Criterion Commentaries: “Rushmore”
I knew two things on the night of March 12, 1999 when I went in to see Rushmore. It starred Bill Murray, and my friend was eager to see it. For quite some time thereafter, all I could clearly articulate about Rushmore was that it starred Bill Murray and that my friend had loved it. Murray is terrific in it, reflecting that part of us that has become discouraged and worn down but still hopeful enough to root for others. Herman isn’t a misanthrope. He’s simply a guy who looks around and wonders how things got so off-track and whether he can ever get back to where he wanted to be.
Rushmore has the distinction of being one of just a handful of movies selected for inclusion in The Criterion Collection as a new release title. In his essay for the 1999 Criterion DVD release, critic David Kehr likened the film to Mark Twain’s Adventures of Huckleberry Finn, characterizing Rushmore’s Max Fischer (Jason Schwartzman) as “an American dreamer who refuses to allow reality to limit his aspirations.” Except where Huck gives us that terrific fist-pumping moment in which he declares, “All right, then, I’ll go to hell”, the noblest thing Max does is agree to exit through a window in the pouring rain.
Rushmore Academy, we’re told, is Max’s true love. He dedicates himself to so many causes that his scholastic performance is entirely unacceptable. Even in public schools, students are restricted in their extra-curricular participation to ensure a minimal conflict with academic work. It is so implausible that it may well be impossible that a place such as Rushmore Academy would ever have indulged a student to be stretched as thin as Max.
If Max’s problem was that he participated in so many different activities in the course of self-exploration, then why at no time does anyone say to Max, “Hey, you know what? You seem to really like making plays and you’re good at that. Do that. Actually do your class work, at least enough to pass, and make plays.” It’s as though writers Wes Anderson and Owen Wilson have resisted even that level of reality for Max and his world, where they just want their teenage protagonist to be given complete freedom to learn absolutely nothing about himself or his world.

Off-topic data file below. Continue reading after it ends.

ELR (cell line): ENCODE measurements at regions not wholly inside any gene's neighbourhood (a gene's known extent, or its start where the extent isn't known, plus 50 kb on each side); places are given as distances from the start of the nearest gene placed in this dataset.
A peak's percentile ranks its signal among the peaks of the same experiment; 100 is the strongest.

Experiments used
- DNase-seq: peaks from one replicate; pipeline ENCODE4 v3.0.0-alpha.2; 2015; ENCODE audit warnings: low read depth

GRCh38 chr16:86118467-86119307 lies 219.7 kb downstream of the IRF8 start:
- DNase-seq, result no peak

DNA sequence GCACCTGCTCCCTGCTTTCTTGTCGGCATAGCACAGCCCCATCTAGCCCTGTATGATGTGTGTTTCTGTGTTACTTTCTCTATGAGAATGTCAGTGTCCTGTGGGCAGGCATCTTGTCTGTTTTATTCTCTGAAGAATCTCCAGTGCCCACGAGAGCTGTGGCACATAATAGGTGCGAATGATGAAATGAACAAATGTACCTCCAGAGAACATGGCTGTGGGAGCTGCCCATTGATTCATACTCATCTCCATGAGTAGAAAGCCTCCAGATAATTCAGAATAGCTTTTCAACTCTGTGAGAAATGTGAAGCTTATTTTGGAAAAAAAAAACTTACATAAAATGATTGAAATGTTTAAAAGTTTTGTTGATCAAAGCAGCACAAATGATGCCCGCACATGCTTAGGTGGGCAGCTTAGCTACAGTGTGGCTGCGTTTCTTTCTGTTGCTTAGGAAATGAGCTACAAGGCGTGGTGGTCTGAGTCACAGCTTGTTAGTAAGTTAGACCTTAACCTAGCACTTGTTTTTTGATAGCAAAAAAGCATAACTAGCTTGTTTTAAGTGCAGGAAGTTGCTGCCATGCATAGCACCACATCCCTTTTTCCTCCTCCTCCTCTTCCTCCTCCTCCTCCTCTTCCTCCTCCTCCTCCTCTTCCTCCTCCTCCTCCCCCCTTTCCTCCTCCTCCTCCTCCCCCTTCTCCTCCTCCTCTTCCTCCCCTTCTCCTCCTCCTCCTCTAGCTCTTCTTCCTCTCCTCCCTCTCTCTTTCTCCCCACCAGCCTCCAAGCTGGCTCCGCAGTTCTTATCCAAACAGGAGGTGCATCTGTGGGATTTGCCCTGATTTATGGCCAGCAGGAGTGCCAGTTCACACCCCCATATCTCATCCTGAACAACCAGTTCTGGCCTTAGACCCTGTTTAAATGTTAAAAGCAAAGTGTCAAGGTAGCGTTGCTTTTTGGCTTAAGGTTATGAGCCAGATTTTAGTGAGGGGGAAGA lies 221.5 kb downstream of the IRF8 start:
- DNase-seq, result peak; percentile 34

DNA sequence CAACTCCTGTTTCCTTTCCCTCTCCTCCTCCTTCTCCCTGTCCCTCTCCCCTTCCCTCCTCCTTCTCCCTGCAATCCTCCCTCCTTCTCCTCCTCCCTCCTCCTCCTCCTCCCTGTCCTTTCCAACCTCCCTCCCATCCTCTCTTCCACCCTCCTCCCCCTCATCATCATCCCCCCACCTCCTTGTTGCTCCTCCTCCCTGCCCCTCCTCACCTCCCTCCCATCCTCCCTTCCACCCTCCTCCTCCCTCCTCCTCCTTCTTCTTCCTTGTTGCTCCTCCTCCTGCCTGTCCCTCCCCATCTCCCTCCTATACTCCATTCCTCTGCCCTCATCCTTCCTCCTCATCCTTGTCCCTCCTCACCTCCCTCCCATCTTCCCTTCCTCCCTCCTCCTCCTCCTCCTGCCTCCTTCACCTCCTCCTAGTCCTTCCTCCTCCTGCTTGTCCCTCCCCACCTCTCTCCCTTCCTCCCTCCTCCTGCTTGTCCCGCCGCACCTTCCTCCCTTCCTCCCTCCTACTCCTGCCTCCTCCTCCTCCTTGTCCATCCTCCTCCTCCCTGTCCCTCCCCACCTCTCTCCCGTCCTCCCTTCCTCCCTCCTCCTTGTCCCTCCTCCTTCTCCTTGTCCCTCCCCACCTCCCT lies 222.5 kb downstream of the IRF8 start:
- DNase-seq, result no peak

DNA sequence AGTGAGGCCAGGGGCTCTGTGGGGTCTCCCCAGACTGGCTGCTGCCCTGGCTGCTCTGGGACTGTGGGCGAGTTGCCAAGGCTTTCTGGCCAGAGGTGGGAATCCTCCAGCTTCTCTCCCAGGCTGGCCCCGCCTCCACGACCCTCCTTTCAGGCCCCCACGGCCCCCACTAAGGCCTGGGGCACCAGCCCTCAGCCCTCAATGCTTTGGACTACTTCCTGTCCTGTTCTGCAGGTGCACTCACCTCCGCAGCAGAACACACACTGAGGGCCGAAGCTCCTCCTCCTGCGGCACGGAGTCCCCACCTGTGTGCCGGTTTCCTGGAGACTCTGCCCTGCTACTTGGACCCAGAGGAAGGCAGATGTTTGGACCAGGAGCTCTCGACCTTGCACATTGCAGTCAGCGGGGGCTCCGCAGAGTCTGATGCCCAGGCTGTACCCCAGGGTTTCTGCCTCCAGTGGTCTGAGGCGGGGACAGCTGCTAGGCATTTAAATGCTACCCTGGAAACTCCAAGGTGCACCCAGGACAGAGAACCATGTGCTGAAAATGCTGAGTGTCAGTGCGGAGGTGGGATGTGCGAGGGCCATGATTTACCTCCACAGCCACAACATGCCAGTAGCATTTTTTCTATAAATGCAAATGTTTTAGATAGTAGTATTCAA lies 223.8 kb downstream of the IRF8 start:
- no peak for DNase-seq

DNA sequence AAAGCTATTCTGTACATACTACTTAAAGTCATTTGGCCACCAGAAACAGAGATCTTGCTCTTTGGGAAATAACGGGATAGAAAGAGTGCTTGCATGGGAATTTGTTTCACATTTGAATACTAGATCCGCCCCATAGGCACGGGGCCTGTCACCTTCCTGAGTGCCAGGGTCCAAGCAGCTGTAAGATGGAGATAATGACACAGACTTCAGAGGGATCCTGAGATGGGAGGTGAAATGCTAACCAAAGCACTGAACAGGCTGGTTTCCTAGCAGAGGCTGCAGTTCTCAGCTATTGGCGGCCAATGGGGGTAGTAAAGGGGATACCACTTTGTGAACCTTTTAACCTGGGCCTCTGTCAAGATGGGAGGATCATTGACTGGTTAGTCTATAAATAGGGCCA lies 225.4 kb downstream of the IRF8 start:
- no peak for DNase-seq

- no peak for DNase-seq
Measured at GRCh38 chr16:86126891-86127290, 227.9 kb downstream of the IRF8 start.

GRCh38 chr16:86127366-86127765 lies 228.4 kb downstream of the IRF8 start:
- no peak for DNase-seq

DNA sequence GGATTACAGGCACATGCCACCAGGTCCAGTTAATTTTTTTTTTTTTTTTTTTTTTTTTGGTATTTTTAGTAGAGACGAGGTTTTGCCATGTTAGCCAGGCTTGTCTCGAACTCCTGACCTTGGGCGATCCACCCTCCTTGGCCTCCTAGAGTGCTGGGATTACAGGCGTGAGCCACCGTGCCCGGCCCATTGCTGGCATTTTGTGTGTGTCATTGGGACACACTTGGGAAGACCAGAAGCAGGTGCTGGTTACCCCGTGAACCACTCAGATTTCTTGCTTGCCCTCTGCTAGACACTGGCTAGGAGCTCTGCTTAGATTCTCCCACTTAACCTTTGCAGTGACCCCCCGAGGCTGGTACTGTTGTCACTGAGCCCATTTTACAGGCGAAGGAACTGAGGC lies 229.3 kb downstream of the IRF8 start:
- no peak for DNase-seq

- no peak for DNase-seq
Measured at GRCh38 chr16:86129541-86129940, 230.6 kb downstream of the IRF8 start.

Rushmore presents us with a love triangle of Max, Herman, and Miss Cross (Olivia Williams), wherein both Max and Herman are in love with Cross. She’s never in love with Max and only gives Herman a brief dalliance, so whether it constitutes a full triangle is a matter more for a mathematician than a film reviewer. When Max’s best friend, Dirk Calloway (Mason Gamble) discovers that Herman has been sneaking around and seeing her, he confronts Herman about the matter. Miss Cross was Max’s trophy to win, and as Max’s friend, Herman had crossed the line by also trying to win her. Herman concedes that he’s in the wrong.
This is not just a summary of the plot, but also the perfect microcosm of the film. Kehr calls Max’s fixation on activities at the expense of his studies “his one character flaw”, which in turn suggests that Kehr also failed to see what is so egregious with Max never seeing Rosemary Cross as a woman entitled to feel, or not to feel, whatever suited her, rather than to exist as Max’s muse or Herman’s mid-life salvation. Rushmore is ultimately a surrealistic “do-over” for a stereotypical straight white male adolescent’s fantasy.
Rosemary Cross fixates on her deceased husband, Edward Appleby, who graduated from Rushmore Academy in 1987 (more than a decade before the film’s 1998 release). Yet she’s stopped going by “Mrs. Appleby”? Moreover, “Miss” is a title for a young woman; at the very least, if she had reverted to her maiden name – which feels incongruous with the obsessive grieving of a woman who sleeps in her husband’s bedroom – she would have used the age appropriate title “Ms.” rather than “Miss”. This may seem like a matter of semantics, but Anderson’s storytelling prides itself on its specificity, which in turn invites scrutiny. The greater issue is that Rosemary’s grief and identity as a widow exists within the story as little more than an obstacle for Max and Herman.
HERMAN: “She’s still in love with the dead guy, anyway.”
MAX: “You mean Edward Appleby.”
HERMAN: “Oh. Yeah. She’s fucked up.”
Herman then starts lighting a cigarette, despite already having one going. The joke, of course, is that Herman is the one who has come unraveled, but whatever is going on within Rosemary Cross is simply too inconvenient for Max or Herman, or for Anderson and Wilson, for that matter.